Friday, May 11, 2007

The leading candidates for Guatemala's elections in September have launched their campaigns against a backdrop of soaring murder rates

James Painter:

Crime and punishment - or the lack of it - are high on the agenda.

"Guatemala is a good place to commit a murder, because you will almost certainly get away with it," said Professor Philip Alston, the UN Special Rapporteur on extrajudicial killings, when he launched his most recent report earlier this year.

Official police figures for violent deaths would support his view: some 5,885 Guatemalans died by violence in 2006, 500 more than in 2005, and a 60% increase since 2003.

The 2006 murder rate is higher than the average number of Guatemalans killed each year as a result of political violence from 1960 to 1996, when 200,000 died in a civil war between left-wing guerrillas and the military.

"The cause is the dramatic increase in organised crime, which is taking over the country," says Frank LaRue, director of the Presidential Human Rights Commission.

"This is organically linked to the weakening of the justice system and ongoing impunity."

Guatemala has a single-digit conviction rate for murder.

A major part of the problem, observers say, is that the state body in charge of investigations, the Attorney General's Office, lacks resources, training and civilian accountability.

The case of 19-year-old law student Claudina Velasquez, found shot dead in August 2005, illustrates the obstacles.

Amnesty International supports the Velasquez family's view that the crime scene was not properly processed - no basic forensic tests were run on her clothing and no tests were performed on the primary suspects to establish whether or not they had fired a gun.

"What is more," says Claudina's father, Jorge, "samples from her fingernails were only taken during the official family wake."

The lack of progress on bringing retired General Efrain Rios Montt to trial is a daily reminder of Guatemala's endemic impunity.

Some 25 years after massacres of hundreds of highland Indians during his rule, Rios Montt has never faced trial.

In early May, he was officially inscribed as a candidate for the new Congress, which will give him immunity from any prosecution.

Impunity is one of the many factors behind the large number of women and girls getting killed.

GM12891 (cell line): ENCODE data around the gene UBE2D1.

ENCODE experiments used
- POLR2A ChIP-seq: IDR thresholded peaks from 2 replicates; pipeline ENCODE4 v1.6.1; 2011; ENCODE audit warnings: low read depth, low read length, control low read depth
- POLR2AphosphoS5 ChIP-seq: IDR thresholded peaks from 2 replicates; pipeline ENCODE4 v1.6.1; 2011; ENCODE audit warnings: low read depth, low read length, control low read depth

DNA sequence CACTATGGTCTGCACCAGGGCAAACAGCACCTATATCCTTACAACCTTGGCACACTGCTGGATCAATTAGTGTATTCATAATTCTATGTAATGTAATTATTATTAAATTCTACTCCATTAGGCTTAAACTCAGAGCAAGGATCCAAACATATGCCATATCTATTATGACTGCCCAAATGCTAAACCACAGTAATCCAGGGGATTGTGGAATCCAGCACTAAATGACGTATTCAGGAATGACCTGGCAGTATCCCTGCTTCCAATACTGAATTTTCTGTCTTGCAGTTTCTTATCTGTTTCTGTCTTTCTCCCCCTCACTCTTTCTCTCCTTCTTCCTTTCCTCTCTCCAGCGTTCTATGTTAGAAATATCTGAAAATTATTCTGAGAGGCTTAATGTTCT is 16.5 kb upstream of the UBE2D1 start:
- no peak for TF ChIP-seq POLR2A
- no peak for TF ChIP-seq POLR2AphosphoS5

Recent figures from the Women's Committee of the Guatemalan Congress suggest things are getting worse.

More than 150 were killed in the first three months of this year, the committee says, an increase of 25% over the same period last year.

"Guatemala has the worst record for impunity in Latin America," says Rachel Sieder, senior lecturer in politics at London University.

"The reasons are many: the long-standing cover-up of gross violations of human rights by state actors; a weak, corrupt and ineffectual judiciary; and a profound lack of belief in the possibility of accountability on the part of civil society."

Like many others, Ms Sieder also points to the failure to reform the security forces as part of the peace process in the 1990s, and the continued involvement of the military and the highest echelons of government in organised crime.

In a report published in April, Amnesty International reiterated its view that "clandestine groups" were active in Guatemala.

These groups consist of criminal networks involving "the business sector, private security companies, common criminals, gang members and possibly ex and current members of the armed forces", says Amnesty.

In recent years, Guatemala's growing role as a transit point for large shipments of cocaine has given more economic clout to criminals.

Another factor is the growth of the youth gangs, known as "maras".

Some estimates put their membership higher than that of the 19,000-strong police force.

Organised crime wave grips Guatemala


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